weakly supervised learning, semi-supervised learning, binarization, and synthetic da-
tasets utilization.
Differentiable binarization (DB) [[35] performs a post-processing procedure to con-
vert probability maps produced by a segmentation method into bounding boxes/regions
of text. This approach is well paired with a lightweight model.
Due to lack of data, several methods like TextDragon, CRAFT, and TextFuseNet
can be trained with weakly-supervised learning. This type of training produces pseudo-
ground truth either from the interim model or overall model to exploit richer features
from ground truth. TextFuseNet uses weak supervision for word-level annotation to
guide searching character training samples while TextDragon can be trained in a similar
way to improve the model's practicability.
Lastly, synthetic data is used to provide a better-generated dataset for training.
Mostly used in pre-training before using a real dataset. SynthText [36] overlays syn-
thetic images into scene images in a natural way. The authors provide a better text ren-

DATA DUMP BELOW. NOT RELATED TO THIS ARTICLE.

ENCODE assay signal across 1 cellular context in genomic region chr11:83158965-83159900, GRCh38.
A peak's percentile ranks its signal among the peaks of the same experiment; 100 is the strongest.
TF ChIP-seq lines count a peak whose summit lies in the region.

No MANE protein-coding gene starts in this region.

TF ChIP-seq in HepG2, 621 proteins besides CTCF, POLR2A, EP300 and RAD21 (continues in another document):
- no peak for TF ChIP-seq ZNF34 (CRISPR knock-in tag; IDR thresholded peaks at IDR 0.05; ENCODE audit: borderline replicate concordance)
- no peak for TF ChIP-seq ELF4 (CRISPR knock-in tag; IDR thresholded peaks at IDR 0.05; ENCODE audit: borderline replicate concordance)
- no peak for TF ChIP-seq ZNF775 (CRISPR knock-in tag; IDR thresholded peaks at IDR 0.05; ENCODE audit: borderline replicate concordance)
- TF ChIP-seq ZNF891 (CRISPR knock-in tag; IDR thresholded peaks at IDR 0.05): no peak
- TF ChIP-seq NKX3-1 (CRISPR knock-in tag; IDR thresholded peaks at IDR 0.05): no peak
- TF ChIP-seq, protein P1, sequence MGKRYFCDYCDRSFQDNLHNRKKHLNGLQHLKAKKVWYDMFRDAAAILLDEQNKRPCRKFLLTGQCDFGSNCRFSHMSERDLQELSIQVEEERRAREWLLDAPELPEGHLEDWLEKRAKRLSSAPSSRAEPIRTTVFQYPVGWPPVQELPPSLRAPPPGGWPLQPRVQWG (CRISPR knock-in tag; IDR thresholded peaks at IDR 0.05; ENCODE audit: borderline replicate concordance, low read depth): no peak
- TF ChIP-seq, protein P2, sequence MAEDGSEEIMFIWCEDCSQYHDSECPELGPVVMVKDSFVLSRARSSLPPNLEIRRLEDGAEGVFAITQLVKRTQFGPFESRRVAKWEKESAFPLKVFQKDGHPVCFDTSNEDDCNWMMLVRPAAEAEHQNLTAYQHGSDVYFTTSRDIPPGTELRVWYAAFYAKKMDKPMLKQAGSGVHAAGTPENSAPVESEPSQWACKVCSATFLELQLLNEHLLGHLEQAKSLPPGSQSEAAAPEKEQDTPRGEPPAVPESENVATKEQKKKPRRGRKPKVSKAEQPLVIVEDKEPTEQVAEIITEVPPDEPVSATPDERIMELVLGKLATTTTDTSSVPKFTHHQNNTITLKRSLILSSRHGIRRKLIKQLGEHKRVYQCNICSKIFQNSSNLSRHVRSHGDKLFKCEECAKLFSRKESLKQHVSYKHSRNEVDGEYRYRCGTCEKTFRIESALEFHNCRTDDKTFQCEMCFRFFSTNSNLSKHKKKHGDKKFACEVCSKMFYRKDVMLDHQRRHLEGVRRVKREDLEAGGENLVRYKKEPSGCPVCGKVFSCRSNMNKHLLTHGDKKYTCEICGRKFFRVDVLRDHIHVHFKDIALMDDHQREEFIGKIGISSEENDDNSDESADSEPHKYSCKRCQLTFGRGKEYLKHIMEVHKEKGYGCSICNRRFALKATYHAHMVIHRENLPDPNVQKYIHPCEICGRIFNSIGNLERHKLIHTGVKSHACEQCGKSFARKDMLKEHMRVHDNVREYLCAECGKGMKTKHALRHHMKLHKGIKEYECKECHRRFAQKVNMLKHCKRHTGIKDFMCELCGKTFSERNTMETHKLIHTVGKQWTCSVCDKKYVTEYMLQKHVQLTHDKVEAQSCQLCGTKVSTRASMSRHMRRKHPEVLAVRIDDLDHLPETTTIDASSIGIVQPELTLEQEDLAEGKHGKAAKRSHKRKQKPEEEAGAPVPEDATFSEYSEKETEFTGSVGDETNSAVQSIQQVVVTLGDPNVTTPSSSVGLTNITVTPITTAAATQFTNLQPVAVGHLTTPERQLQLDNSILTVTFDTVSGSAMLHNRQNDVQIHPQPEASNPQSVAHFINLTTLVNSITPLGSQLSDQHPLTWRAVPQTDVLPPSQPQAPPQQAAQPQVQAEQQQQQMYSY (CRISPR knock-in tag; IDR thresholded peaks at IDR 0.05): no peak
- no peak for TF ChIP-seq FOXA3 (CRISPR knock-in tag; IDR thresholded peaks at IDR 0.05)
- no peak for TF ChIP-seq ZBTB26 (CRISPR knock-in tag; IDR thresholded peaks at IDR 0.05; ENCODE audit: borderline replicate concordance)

dering, so the text placed perfectly fits the scene. Many methods use this approach in
their pre-trained phases like TextDragon, CRAFT, multi-scale FCN, TextSpotter, and
4 Text Recognition
Text recognition is the next process in a pipeline after text detection, i.e. after a re-
gion is identified that contains a text, the next logical step is to recognize what exactly
is the text within.
In past years, there has been rapid progress in the research of text recognition, espe-
cially in the domain of handwritten text recognition in multiple characters such as Jap-
anese [37], Chinese [38], and Latin [39] which have their own share of challenges.
Since this review focuses on SROIE, which contains printed text, we will generally
look into text recognition on receipts or printed documents. In this case, we also look
at scene text recognition since most of the texts are printed.
4.1 Recognition Only
One of the approaches without the use of a neural network-based model in text recog-
nition was presented by [40], using a template matching algorithm to match segmented
characters of scanned receipts with templates generated from the average of the training
images. The result is evaluated on a self-made dataset of scanned receipts from only
one retailer on their character recognition rate and achieves a 97.36% recognition rate
for all characters (including blanks). Unfortunately, the choice of dataset makes it hard
to compare with other methods. Another approach is used in Tesseract OCR (2007)
[41] which used polygon approximation of each character as features, then used a look-
up table and distance calculation to classify each character. This approach is still widely